An unmanned United States drone aircraft crashed in Pakistan’s lawless northwestern tribal district on Sunday after suffering a technical fault, local security officials said.
The drone, the second to crash in Pakistan within the last month, went down in South Waziristan, part of the lawless tribal belt on the Afghan border that Washington calls a global headquarters of Al-Qaeda.
“The American drone crashed in Zangara village of South Waziristan, apparently because of some technical faults,” a security official in Peshawar, the main town in Pakistan’s northwest, told AFP.
Two intelligence officials in Wana, the main town of South Waziristan, confirmed the incident. It was an armed Predator drone, they said.
“A search operation is continuing to recover the debris,” added a senior security official in Peshawar, saying that a group of militants fired on troops during the search operation but fled after retaliatory fire.
“We have no reports of loss of life on both sides,” he added.
The United States uses unmanned surveillance aircraft in its war against the Taliban in Afghanistan to monitor militants in Pakistan, from where Al-Qaeda and Taliban-linked fighters launch attacks in Afghanistan.
It also uses Predator armed drones to launch missile attacks aimed at militants in Pakistan’s unstable northwestern border areas.
US drone crashes are very rare in Pakistan, but a surveillance drone equipped with a camera crashed in southwestern Pakistan on August 25.
In September 2008, tribesmen in South Waziristan claimed to have shot down another surveillance drone in Jalal village, near the Afghan border.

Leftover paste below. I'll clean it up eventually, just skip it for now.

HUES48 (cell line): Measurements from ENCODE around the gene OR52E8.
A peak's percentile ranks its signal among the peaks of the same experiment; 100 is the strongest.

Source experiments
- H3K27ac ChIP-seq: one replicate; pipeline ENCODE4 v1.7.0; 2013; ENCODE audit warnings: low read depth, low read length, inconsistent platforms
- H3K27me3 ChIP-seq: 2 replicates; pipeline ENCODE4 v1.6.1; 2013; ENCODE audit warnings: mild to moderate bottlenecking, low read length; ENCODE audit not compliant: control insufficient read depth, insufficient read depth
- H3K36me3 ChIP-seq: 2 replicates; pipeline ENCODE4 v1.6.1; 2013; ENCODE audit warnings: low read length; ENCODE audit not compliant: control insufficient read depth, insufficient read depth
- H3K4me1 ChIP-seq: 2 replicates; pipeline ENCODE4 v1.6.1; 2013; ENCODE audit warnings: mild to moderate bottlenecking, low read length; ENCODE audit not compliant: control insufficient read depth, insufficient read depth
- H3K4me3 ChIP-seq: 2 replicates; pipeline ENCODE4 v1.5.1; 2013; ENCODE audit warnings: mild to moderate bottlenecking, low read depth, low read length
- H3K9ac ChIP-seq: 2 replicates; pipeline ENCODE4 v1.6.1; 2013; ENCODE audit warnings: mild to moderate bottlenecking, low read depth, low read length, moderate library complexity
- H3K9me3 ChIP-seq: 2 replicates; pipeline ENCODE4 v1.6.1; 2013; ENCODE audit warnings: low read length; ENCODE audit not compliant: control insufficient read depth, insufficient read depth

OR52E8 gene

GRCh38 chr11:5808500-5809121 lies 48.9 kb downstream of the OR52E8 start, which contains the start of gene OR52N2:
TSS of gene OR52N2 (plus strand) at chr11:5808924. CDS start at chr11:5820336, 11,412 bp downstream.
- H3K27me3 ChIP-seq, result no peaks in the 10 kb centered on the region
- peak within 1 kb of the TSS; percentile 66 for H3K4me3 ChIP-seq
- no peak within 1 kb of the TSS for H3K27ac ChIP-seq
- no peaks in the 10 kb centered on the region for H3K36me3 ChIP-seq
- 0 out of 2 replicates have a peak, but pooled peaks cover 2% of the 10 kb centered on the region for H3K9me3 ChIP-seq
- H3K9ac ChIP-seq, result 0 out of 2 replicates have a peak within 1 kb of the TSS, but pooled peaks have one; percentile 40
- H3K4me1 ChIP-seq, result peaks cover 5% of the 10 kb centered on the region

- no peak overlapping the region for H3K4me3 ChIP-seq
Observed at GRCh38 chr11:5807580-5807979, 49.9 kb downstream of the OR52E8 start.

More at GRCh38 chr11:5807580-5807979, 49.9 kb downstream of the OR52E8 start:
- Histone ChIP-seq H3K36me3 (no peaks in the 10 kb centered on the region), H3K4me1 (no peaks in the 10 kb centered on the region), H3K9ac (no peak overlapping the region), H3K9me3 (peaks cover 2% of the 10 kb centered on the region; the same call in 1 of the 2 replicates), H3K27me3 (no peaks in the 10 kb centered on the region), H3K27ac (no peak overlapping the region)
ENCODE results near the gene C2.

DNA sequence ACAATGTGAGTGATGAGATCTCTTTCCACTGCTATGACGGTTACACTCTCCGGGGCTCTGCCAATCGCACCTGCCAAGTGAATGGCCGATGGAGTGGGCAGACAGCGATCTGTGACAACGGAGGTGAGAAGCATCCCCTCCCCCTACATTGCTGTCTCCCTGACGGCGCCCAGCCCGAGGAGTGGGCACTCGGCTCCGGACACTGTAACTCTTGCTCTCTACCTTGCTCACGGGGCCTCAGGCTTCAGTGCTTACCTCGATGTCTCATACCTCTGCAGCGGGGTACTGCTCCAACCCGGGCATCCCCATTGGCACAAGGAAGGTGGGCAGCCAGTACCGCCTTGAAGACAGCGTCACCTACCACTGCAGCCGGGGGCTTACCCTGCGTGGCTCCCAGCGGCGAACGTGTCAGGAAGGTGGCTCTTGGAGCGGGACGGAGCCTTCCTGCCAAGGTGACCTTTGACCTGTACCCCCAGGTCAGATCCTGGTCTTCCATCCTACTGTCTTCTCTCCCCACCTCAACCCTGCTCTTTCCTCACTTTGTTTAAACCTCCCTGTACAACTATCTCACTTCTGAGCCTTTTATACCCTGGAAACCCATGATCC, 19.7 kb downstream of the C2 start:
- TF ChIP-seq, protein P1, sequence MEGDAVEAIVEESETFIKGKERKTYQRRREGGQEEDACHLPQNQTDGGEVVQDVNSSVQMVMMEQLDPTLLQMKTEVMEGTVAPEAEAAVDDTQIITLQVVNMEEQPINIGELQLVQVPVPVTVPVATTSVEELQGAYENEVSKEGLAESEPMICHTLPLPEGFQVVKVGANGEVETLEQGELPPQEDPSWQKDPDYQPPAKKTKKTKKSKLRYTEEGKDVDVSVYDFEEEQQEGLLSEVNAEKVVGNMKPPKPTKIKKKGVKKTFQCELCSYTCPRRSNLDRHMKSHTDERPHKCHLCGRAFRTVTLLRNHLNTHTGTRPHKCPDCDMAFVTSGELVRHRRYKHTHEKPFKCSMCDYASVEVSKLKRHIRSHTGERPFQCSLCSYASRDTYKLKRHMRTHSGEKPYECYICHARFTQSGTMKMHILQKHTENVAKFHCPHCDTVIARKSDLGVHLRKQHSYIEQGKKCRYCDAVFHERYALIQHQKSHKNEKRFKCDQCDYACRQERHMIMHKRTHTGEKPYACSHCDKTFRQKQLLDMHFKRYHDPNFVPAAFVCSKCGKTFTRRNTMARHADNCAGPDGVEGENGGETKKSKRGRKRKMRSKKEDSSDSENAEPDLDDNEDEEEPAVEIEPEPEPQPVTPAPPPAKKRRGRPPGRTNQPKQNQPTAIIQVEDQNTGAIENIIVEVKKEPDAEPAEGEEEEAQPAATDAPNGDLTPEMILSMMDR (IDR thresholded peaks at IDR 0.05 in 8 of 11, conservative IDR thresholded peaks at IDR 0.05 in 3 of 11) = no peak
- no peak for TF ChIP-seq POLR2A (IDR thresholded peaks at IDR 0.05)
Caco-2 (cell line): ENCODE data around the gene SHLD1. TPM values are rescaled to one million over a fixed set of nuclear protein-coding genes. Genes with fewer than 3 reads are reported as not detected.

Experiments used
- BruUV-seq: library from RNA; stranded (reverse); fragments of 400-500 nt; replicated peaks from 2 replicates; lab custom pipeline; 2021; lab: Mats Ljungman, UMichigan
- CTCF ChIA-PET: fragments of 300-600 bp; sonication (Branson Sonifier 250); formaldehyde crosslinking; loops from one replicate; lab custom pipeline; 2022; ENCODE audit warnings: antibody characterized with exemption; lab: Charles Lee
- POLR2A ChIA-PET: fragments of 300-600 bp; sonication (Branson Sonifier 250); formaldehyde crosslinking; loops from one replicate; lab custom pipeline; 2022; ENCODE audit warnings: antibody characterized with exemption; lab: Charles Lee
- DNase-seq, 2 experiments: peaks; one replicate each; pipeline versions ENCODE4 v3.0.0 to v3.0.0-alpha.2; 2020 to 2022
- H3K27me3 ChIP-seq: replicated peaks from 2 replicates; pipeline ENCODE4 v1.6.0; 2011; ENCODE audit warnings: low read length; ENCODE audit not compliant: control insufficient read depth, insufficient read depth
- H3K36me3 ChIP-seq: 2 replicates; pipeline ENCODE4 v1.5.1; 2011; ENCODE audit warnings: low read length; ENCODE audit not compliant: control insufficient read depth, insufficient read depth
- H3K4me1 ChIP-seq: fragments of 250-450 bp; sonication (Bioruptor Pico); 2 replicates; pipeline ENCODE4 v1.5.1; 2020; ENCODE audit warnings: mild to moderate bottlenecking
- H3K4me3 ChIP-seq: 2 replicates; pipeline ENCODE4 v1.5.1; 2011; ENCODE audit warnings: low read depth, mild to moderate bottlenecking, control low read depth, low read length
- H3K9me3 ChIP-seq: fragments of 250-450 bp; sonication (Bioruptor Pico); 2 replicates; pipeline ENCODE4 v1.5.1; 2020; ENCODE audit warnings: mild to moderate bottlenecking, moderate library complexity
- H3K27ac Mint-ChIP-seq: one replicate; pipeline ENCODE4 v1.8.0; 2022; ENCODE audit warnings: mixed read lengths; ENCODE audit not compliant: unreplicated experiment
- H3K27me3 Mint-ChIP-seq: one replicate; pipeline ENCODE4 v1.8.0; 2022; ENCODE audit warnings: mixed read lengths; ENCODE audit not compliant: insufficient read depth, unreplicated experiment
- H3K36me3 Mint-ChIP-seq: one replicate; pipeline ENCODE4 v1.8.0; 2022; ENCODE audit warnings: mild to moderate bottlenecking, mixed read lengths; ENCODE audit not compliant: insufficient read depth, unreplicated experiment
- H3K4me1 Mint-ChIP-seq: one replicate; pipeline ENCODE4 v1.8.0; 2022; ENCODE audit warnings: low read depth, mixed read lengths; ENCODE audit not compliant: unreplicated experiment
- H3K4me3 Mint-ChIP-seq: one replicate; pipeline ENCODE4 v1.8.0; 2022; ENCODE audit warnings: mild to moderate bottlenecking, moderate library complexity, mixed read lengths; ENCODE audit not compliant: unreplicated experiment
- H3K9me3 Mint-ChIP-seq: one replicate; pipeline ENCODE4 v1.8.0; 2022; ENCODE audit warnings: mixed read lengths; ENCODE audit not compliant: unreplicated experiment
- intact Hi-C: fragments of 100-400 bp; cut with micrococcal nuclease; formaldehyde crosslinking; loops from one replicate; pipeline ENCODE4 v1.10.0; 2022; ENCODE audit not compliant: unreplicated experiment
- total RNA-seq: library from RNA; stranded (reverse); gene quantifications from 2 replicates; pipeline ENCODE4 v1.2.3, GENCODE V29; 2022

The Pakistani army said at the time that it was investigating that incident but did not make the results of the probe public.
The US drone campaign is deeply unpopular among an anti-American Pakistani public and the government has publicly demanded an end to the attacks.
However, in private, Pakistani military and civilian leaders are thought to co-operate with the programme and Washington says it has been successful in eliminating a number of Al-Qaeda- and Taliban-linked militants in Pakistan.
Around two dozen drone strikes have been reported in Pakistan since elite US forces killed Al-Qaeda chief Osama bin Laden in a suburban home near Pakistan’s main military academy in Abbottabad, close to the capital, on May 2.
The raid humiliated Pakistan and prompted allegations of incompetence and complicity in sheltering bin Laden.
Pakistan is seen as a key ally for the United States in its fight against Islamist militancy, but relations soured after the bin Laden raid, which both countries say was carried out without Islamabad being warned.